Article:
7. Steve Jobs: Live Your Own Dreams

                Steve Jobs lived a rocky path all his life and an aspect of which is a tumultuous career.

                The founder of Apple endorsed his beliefs on the temporality of life and limitations of time. He preached about the importance of working on the very legacies people wish to leave behind, an achievement he’s undoubtedly etched into the the archives of human history.

                Never one to hide under someone’s shadow, Jobs did not live by anybody else’s principles so he formed his own. He tirelessly dedicated himself to building a unique brand of products that became the benchmark for contemporary technology.

                After his highs and lows through his brief battle with cancer, Jobs concludes with yet another lesson to takeaway from his remarkable life. “No matter how much money you have, even the richest man can’t buy time.”

                8. Warren Buffett: Balance is Essential to Success

                  Despite being the third wealthiest person in the world, Warrant Buffett sported a frugal lifestyle for most of his life.

                  After buying a house in Omaha, Nebraska for just above 31,000 dollars, he has lived there since 1958. As a leading investor and a founder at Berkshire Hathaway, Buffett believes in setting aside an amount to save and spend only on necessities.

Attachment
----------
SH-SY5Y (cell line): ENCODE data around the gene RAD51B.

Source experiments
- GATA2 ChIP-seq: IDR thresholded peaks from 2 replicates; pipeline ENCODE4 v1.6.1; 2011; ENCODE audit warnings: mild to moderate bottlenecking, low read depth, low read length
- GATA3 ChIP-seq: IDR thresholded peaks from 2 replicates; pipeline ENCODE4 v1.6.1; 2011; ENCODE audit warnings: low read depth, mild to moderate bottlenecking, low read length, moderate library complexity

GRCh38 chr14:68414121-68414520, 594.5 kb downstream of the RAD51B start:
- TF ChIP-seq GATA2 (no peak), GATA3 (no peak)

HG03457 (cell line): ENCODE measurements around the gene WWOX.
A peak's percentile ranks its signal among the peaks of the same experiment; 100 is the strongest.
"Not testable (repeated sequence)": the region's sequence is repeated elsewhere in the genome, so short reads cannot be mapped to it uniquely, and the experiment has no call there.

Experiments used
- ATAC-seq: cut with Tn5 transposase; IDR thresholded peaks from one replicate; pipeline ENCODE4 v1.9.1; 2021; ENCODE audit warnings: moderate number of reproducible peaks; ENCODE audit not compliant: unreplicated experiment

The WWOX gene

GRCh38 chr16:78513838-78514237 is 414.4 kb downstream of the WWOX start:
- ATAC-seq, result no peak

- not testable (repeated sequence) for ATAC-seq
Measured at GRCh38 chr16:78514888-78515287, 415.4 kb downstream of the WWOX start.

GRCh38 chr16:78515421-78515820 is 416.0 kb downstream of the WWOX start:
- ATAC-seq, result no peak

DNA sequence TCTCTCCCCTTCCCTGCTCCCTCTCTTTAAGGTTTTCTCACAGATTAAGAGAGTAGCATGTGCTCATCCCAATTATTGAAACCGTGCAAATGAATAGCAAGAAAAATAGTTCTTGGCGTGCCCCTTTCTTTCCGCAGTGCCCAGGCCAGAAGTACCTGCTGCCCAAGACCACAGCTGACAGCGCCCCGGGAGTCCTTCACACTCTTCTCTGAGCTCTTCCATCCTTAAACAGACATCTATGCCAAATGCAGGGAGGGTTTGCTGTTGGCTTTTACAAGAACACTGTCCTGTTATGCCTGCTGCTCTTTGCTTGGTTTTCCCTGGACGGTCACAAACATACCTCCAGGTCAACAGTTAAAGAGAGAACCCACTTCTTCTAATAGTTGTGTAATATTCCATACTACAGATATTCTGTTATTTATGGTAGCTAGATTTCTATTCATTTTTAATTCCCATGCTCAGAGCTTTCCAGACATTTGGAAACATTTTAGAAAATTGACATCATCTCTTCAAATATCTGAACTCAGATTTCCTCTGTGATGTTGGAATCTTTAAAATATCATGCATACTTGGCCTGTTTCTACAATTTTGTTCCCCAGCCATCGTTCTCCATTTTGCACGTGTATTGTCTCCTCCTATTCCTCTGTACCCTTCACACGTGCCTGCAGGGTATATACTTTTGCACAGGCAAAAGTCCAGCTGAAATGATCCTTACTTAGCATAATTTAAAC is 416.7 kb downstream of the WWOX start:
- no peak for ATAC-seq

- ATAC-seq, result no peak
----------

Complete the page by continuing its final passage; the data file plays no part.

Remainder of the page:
With a long term goal as a top priority in mind always, treating oneself can be sustainable once in a while. He advices to save money by deciding first and foremost what aspects to scrimp on and what aspects to splurge on to ensure a happy and balanced lifestyle.

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                  9. Jack Ma: Never Give up

                    On every journey to success, everybody stumbles and arrives at roadblocks. Some more than most, like Jack Ma, who survived countless rejections and failures only to get back up and brave every storm.

                    Ma is the founder of multinational technology conglomerate Alibaba Group. Despite being rejected to Harvard after every one of his 10 applications, Ma was never defeated.

                    His grit and tenacity is a fine testament to the fact that grades do not determine a future. While qualifications on paper are important, the development of skills and an attitude is just as helpful in making a recipe for success.